It's been about six weeks since the president pronounced, rather emphatically, that he had no intention of running the automobiles. Since then, the administration got deeply involved in both Chrysler's merger with Fiat and its disbursement of debt to its creditors. Furthermore, this plan would make the U.S. government a minority owner in the new corporation. In fact, the president went so far as to demonize the creditors that didn't go along with the program that he outlined. In fact, the president is so deeply involved in Chrysler's day to day operations that his administration is making decisions on advertising.
Then, yesterday, the president unveiled a plan to increase CAFE standards so that in the next 8 years cars sold in America will have to have fuel efficiency that is 40% higher than it is now. At the same time, the president is now planning on taking over General Motors.
General Motors Corp's (GM.N) plan for a bankruptcy filing involves a quick sale of the company's healthy assets to a new company initially owned by the U.S. government, a source familiar with the situation said on Tuesday.
The source, who would not be named because he was not cleared to speak with the media, did not specify a purchase price. The new company is expected to honor the claims of secured lenders, possibly in full, according to the source.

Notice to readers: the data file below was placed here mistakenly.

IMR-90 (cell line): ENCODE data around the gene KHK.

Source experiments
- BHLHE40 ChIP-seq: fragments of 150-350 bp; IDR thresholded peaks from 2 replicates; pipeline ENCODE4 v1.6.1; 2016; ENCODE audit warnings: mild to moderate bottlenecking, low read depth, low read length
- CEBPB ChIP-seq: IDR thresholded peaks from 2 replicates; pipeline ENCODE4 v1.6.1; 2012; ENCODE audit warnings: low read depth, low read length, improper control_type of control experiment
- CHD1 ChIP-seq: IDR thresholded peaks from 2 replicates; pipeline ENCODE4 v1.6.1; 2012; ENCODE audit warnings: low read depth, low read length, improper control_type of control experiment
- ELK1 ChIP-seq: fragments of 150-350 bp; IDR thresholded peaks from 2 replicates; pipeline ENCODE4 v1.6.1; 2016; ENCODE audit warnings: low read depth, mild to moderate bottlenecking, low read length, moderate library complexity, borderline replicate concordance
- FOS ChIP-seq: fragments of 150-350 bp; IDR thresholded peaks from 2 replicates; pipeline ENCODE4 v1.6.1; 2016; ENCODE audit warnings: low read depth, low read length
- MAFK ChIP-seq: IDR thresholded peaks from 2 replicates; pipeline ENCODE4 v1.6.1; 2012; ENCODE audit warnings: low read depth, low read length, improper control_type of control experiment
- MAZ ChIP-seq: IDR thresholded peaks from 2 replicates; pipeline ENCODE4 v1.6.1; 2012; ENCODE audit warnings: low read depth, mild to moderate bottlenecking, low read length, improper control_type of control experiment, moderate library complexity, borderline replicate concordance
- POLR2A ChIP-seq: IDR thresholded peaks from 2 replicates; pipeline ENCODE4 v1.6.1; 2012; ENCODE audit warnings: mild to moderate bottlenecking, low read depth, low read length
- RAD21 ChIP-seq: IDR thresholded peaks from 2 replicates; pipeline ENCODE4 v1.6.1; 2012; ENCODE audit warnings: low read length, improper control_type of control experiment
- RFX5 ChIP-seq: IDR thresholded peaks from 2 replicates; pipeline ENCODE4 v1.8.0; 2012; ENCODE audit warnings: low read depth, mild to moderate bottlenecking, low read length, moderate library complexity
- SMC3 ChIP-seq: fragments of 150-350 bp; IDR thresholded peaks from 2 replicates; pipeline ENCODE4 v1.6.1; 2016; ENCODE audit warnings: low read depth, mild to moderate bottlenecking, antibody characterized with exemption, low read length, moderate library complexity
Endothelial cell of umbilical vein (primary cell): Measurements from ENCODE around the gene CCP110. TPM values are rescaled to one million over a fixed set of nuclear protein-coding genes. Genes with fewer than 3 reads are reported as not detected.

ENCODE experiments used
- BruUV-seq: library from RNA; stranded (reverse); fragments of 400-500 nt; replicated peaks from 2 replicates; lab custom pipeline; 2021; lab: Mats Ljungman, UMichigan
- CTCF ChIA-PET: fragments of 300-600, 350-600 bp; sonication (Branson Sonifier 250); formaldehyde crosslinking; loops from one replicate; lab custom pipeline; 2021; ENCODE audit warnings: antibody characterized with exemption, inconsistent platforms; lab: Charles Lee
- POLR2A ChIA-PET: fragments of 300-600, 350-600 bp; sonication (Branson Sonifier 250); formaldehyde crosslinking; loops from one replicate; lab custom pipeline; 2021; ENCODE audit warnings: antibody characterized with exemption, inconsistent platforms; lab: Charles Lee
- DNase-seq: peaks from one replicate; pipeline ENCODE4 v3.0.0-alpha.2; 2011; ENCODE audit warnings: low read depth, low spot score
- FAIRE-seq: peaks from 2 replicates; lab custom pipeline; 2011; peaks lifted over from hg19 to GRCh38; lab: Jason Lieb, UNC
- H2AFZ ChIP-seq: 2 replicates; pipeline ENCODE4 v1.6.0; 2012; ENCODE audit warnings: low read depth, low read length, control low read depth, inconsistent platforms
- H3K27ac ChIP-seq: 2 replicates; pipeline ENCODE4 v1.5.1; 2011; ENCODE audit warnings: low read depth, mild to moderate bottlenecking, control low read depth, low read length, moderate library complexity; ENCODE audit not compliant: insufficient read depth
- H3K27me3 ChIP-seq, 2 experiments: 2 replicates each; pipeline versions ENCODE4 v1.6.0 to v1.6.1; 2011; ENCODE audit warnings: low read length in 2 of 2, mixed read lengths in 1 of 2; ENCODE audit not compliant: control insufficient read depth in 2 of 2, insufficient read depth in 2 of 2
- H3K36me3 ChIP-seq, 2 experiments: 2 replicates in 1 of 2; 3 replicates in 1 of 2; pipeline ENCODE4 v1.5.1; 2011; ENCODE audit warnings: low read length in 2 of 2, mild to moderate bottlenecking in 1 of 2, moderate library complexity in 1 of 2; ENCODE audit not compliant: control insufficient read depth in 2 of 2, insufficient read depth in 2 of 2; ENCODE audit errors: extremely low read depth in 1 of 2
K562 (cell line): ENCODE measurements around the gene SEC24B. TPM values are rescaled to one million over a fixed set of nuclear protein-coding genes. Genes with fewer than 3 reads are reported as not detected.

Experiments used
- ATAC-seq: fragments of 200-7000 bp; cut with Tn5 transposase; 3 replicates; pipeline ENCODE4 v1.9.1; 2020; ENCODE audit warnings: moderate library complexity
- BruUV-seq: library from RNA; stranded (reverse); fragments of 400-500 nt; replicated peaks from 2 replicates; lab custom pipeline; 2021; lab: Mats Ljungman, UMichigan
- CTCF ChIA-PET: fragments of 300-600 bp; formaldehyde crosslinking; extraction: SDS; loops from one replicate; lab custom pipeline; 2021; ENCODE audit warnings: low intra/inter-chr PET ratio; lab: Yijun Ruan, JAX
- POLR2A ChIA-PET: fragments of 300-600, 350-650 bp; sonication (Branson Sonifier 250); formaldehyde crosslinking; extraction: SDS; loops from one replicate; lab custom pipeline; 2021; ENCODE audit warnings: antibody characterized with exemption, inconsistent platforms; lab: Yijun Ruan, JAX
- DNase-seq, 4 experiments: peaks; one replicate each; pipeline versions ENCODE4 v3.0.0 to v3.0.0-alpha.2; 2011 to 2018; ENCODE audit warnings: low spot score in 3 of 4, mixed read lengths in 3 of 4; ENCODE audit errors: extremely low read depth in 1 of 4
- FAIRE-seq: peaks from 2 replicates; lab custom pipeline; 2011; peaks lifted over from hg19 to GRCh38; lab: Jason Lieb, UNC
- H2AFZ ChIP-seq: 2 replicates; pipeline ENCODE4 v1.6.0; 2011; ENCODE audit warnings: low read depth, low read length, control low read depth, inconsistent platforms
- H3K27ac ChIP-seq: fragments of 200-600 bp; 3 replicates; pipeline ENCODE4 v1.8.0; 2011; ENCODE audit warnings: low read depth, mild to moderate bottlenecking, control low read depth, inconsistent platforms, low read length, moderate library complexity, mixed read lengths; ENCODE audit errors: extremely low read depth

Make no mistake, the president wants to lessen our country's dependence on foreign oil and to reduce our dependence on carbon dioxide. These are all good intentions. The political road to destruction is littered with good intentions. The president sees an opportunity to realize his vision for an automobile industry that produces smaller fuel efficient cars and one that gives his allies in the unions far more power. The president is taking this opportunity to realize both visions simultaneously.
This is of course a very dangerous and dicey proposition. For one, this becomes very expensive. Both this president and his predecessors have committed about $25 billion to Chrysler and GM. GM will need at least $10 billion more to get themselves through the year. Once the government becomes a stakeholder in each their commitment financially becomes open ended. Presidents are not CEO's. They shouldn't pretend to be ones. It's worse still when this president gets on television and claims that he has no intention of doing exactly what he is now doing, running the automakers.
There's just no way either of these two companies will ever be profitable again, certainly not profitable enough to make any semblance of paying the government back.
Ever is a long time, however I agree that it will be a long time at least.
This is the same path British Leyland followed into dissolution at a tremendous cost to the British taxpayers.
This is not going to end good.
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